Default looms as Portugal’s bonds downgraded to “junk” status

The downgrading of Portuguese bonds to junk status has provoked bitter recriminations from European Union leaders, who fear for the stability of the entire continent.

On Wednesday, Moody’s credit rating agency downgraded Portugal’s bonds to “junk” status. Moody’s dropped Portugal four points from Baa1 to Ba2. The other two major agencies, Standard & Poor’s and Fitch Ratings, both rate Portugal BBB-minus, one point above junk status and are considering revising down the country’s credit-worthiness.

“The market is working on the assumption that by the end of the month, Fitch will also have downgraded Portugal, at which point they will drop out of most of the key sovereign indexes”, explained Legal & General Investment Management analyst Ben Bennett.

Portugal is the second nation after Greece in the euro-zone to receive junk bond status. It increases the likelihood of the country having to restructure its sovereign debt or declare a default. In turn this is fuelling speculation that the efforts of the European Union (EU) to avoid contagion spreading from Greece to Portugal and Ireland will fail. Worse still, Spain and Italy are now widely considered to be under threat.

Moody’s said it had downgraded Portugal because it is unlikely to meet its deficit reduction and debt stabilisation targets, agreed as part of the €78 billion ($113 billion) bailout package in April with the “troika”—the European Commission (EC), European Central Bank (ECB) and International Monetary Fund (IMF).

“Portugal will not achieve the deficit reduction target—to 3 percent by 2013 from 9.1 percent last year as projected in the EU-IMF programme—due to the formidable challenges the country is facing in reducing spending, increasing tax compliance, achieving economic growth and supporting the banking system”, said Moody’s.

A second round of official financing and further austerity measures will be needed, the credit agency warned. British Private Equity & Venture Capital Association chief economist Colin Ellis said the financial markets fear that Portugal is likely to follow Greece, saying “For months people have been saying that Greece will eventually have to restructure in some shape or form and the risk now is that the market is saying it might be the same for Portugal.”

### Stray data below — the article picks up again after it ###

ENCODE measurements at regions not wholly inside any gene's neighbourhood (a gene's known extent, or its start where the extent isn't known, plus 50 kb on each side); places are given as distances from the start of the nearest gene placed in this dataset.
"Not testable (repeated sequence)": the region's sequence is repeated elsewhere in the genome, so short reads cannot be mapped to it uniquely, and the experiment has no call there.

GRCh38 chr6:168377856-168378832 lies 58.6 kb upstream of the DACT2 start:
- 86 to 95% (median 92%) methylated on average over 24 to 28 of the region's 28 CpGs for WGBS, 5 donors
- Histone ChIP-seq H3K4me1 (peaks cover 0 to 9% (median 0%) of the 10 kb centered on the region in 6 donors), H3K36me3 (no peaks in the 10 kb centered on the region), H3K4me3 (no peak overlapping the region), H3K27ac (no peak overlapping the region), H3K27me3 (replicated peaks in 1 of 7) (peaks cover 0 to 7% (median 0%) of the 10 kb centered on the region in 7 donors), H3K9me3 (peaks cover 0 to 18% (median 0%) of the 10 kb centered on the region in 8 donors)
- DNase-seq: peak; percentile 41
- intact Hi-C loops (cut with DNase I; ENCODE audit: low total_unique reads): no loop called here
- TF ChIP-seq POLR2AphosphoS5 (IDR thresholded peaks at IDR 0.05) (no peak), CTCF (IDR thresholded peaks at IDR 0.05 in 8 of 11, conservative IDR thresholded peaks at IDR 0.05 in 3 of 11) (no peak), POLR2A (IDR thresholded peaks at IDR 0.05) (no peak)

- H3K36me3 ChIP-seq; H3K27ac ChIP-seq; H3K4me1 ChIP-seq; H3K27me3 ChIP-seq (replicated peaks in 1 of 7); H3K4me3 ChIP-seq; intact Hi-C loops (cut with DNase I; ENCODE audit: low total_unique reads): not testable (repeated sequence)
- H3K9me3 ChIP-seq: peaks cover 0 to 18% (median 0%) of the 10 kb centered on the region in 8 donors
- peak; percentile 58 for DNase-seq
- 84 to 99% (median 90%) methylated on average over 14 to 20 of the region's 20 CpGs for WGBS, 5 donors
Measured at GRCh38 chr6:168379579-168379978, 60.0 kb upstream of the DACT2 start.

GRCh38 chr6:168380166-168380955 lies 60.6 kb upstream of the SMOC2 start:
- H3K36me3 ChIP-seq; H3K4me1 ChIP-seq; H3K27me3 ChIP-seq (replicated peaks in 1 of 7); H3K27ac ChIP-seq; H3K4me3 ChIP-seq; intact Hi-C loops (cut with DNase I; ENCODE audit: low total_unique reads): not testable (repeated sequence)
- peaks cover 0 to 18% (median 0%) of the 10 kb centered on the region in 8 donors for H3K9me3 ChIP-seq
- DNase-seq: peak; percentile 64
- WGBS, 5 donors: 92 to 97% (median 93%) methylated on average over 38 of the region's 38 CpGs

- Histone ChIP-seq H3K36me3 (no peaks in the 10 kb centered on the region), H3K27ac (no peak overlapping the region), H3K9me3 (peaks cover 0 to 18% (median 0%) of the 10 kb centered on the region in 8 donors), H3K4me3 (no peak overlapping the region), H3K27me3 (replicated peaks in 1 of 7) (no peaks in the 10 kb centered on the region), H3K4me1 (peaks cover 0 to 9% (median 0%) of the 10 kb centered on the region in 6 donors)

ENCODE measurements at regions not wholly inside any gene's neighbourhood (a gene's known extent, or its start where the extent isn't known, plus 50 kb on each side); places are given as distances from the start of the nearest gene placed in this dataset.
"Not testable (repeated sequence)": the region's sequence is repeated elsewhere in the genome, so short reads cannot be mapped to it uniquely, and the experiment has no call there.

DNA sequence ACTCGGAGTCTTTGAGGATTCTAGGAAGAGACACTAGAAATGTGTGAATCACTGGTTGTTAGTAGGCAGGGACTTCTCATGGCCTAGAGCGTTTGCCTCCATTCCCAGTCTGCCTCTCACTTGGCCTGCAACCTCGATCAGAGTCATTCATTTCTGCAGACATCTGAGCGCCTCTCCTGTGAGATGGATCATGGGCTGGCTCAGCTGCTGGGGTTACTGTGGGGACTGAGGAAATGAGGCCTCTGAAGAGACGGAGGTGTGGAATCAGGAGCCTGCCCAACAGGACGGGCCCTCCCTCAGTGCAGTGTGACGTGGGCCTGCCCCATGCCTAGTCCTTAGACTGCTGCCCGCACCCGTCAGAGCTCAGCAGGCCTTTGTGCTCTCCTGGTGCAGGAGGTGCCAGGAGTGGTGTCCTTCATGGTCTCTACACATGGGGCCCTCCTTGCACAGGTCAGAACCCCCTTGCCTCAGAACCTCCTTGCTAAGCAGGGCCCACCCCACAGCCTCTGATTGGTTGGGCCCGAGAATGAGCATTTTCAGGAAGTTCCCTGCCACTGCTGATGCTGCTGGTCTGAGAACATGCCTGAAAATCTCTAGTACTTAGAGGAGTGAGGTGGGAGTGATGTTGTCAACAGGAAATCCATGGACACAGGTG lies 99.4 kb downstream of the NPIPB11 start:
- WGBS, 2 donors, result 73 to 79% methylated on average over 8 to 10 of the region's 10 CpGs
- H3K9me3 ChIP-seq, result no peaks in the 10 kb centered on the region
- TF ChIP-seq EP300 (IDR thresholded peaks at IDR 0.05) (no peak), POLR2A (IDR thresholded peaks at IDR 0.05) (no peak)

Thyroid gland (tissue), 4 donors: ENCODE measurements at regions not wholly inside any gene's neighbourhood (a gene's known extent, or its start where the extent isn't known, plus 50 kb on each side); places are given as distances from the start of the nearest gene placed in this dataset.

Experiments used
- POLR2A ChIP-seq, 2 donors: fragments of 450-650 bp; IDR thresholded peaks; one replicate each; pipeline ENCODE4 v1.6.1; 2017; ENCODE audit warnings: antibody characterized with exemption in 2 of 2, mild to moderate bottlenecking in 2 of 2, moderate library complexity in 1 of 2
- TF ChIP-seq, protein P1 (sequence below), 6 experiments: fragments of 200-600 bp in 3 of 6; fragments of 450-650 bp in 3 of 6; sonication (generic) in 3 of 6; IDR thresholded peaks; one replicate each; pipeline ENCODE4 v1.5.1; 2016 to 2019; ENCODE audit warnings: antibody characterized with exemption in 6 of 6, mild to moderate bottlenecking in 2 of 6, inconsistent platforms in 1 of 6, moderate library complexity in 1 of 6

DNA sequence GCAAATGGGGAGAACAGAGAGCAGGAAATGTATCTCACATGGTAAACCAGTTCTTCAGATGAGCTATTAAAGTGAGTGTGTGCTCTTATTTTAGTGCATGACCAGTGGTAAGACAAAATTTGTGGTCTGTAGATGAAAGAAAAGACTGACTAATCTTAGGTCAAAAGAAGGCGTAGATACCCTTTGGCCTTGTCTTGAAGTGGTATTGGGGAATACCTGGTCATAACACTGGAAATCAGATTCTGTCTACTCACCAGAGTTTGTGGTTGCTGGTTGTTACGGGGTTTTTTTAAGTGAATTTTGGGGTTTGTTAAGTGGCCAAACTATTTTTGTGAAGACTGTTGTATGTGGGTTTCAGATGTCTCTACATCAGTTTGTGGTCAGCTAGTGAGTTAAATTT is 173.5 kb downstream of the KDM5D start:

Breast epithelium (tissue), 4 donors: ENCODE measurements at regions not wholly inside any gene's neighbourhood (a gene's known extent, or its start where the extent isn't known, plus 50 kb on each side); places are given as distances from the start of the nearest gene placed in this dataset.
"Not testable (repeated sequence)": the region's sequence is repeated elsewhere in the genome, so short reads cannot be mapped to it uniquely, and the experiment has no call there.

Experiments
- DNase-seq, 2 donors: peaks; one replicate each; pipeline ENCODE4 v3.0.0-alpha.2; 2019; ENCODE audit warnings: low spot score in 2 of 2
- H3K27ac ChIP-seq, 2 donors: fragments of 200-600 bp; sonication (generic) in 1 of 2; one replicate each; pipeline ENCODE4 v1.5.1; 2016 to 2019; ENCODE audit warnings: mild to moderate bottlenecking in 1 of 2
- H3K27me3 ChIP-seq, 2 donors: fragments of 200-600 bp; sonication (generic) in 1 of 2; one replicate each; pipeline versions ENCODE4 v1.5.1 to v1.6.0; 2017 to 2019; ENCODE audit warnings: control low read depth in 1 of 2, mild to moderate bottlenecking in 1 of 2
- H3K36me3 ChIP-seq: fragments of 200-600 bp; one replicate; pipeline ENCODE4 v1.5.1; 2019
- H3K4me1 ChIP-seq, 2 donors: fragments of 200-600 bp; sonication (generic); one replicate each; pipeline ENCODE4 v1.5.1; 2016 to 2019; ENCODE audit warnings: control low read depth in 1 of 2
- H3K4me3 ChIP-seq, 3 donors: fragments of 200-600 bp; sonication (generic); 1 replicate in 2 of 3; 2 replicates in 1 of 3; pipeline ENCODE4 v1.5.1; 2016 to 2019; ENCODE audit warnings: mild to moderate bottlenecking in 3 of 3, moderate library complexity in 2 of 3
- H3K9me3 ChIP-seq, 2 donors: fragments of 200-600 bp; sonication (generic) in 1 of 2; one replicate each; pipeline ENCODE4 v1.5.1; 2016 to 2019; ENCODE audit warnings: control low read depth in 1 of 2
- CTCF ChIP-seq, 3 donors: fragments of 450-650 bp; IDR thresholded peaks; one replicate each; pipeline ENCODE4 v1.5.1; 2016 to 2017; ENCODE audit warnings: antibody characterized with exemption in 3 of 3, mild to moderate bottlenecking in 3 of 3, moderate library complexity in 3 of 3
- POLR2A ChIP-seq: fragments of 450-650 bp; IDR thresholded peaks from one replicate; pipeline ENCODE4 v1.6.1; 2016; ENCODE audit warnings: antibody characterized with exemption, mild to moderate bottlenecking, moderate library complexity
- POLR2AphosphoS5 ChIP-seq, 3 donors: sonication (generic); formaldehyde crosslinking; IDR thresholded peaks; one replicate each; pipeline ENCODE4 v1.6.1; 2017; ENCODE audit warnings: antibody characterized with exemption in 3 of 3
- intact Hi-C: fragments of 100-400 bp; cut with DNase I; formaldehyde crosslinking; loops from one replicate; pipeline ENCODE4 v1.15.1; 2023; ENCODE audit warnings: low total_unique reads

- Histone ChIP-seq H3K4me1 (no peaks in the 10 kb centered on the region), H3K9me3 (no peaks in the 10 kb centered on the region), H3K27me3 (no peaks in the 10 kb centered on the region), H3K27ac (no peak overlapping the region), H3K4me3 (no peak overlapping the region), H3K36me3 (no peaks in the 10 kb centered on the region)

Moody’s downgrade caused a sharp drop in the Lisbon stock exchange and the interest the government has to pay on its borrowing soared to record highs. The yield on three-year treasury bonds reached 19.14 percent on Wednesday—more than five percentage points in one day. Yields on two-year bonds rose to 17.19 percent and on 10-year bonds to 14.15 percent—unsustainable levels which make it impossible for the government to raise money from private investors, a condition of April’s bailout.

The yields on two-year Irish bonds rose more than two percentage points to 15.30 percent and Greek two-year bonds increased to an unbelievable 27.53 percent.

Spain’s 10-year bonds rose to 5.62 percent, back above the 5.5 percent level regarded by analysts as a sign that a bailout will be necessary. Yields on Italy’s 10-year bonds exceeded 5 percent for the first time since 2008. Italy has more than €860 billion of notes maturing in the next five years, meaning annual interest costs will jump by more than $14 billion, according to Gary Jenkins at Evolution Securities Ltd. “If contagion spreads to the point where Spain is unable to fund itself in the market and there is concern over private participation in any bailouts, it is difficult to see how highly indebted Italy could escape unhurt”, he wrote.

In comparison, Germany only had to pay 1.75 percent on two-year bonds sold this week.

Moody’s made clear that the banks and financial speculators will not accept any of the costs arising from the crisis they created. A major reason behind its sharp downgrade of Portugal was the breakdown of talks over the EU’s handling of the Greek sovereign debt crisis and the attempts to get private investors to take part in the rescue effort, Moody’s said. Standard & Poor’s has also warned that it would treat the current French plan for a partial rollover of Greek sovereign debt as a “distressed debt exchange” and declare it to be a selective default.